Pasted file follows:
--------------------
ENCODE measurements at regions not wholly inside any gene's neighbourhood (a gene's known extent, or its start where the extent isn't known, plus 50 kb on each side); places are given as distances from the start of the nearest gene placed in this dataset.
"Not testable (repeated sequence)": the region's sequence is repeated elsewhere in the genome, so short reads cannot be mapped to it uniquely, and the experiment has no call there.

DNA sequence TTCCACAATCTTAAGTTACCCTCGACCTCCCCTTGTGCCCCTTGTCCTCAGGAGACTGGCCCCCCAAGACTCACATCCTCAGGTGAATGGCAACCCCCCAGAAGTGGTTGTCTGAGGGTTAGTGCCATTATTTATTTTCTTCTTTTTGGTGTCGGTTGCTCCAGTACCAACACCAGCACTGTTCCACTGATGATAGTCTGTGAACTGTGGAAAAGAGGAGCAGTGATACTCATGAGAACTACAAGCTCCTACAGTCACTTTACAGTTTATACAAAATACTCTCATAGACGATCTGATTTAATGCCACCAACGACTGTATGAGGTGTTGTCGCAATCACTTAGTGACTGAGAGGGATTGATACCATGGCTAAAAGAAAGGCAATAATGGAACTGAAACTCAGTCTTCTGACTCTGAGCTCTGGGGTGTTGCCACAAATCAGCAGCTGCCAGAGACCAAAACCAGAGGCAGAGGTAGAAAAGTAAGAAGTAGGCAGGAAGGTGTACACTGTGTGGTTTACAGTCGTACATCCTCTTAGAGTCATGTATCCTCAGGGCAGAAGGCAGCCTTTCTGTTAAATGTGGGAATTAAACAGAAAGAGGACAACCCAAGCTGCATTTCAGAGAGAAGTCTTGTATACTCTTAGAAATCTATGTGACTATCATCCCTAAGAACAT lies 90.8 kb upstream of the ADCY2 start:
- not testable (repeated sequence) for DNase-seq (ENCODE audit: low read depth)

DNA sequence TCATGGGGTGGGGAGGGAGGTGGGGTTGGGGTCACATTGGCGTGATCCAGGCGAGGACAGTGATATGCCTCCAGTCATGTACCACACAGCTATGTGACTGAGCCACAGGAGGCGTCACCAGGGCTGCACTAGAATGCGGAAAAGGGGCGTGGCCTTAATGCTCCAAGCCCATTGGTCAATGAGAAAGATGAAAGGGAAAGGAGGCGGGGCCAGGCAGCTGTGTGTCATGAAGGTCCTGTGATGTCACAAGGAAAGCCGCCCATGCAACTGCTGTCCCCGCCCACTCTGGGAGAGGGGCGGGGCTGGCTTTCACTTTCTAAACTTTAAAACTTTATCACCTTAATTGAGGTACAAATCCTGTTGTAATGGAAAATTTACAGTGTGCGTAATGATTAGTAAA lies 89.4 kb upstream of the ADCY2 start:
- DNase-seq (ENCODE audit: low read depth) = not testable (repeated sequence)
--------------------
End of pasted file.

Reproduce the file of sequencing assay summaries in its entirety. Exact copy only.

ENCODE measurements at regions not wholly inside any gene's neighbourhood (a gene's known extent, or its start where the extent isn't known, plus 50 kb on each side); places are given as distances from the start of the nearest gene placed in this dataset.
"Not testable (repeated sequence)": the region's sequence is repeated elsewhere in the genome, so short reads cannot be mapped to it uniquely, and the experiment has no call there.

DNA sequence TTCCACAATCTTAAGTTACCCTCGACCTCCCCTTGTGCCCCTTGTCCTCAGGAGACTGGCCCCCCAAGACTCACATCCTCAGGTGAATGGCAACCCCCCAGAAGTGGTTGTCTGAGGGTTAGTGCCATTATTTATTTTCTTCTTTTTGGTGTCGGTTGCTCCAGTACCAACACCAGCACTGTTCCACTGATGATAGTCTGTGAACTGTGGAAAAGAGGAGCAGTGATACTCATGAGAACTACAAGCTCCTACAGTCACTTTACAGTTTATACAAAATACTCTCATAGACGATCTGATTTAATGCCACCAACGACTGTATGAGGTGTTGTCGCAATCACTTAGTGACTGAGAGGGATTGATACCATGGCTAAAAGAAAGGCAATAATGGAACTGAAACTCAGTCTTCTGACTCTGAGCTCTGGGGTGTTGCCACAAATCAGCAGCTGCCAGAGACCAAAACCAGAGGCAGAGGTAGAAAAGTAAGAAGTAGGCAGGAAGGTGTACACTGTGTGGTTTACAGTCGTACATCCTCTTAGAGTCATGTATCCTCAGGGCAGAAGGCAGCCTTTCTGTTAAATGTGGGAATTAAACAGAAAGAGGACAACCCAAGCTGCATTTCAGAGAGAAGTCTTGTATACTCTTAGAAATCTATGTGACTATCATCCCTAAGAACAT lies 90.8 kb upstream of the ADCY2 start:
- not testable (repeated sequence) for DNase-seq (ENCODE audit: low read depth)

DNA sequence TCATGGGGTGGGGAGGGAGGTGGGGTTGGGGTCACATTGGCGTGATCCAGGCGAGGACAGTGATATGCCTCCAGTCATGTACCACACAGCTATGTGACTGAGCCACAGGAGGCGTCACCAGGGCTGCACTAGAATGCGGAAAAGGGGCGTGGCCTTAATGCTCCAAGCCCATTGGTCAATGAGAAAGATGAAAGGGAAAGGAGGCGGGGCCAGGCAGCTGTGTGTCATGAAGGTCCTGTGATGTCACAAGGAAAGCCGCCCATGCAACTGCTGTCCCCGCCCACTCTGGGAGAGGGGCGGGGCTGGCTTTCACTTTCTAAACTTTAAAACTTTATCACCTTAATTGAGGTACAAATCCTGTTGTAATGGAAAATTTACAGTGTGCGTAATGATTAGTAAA lies 89.4 kb upstream of the ADCY2 start:
- DNase-seq (ENCODE audit: low read depth) = not testable (repeated sequence)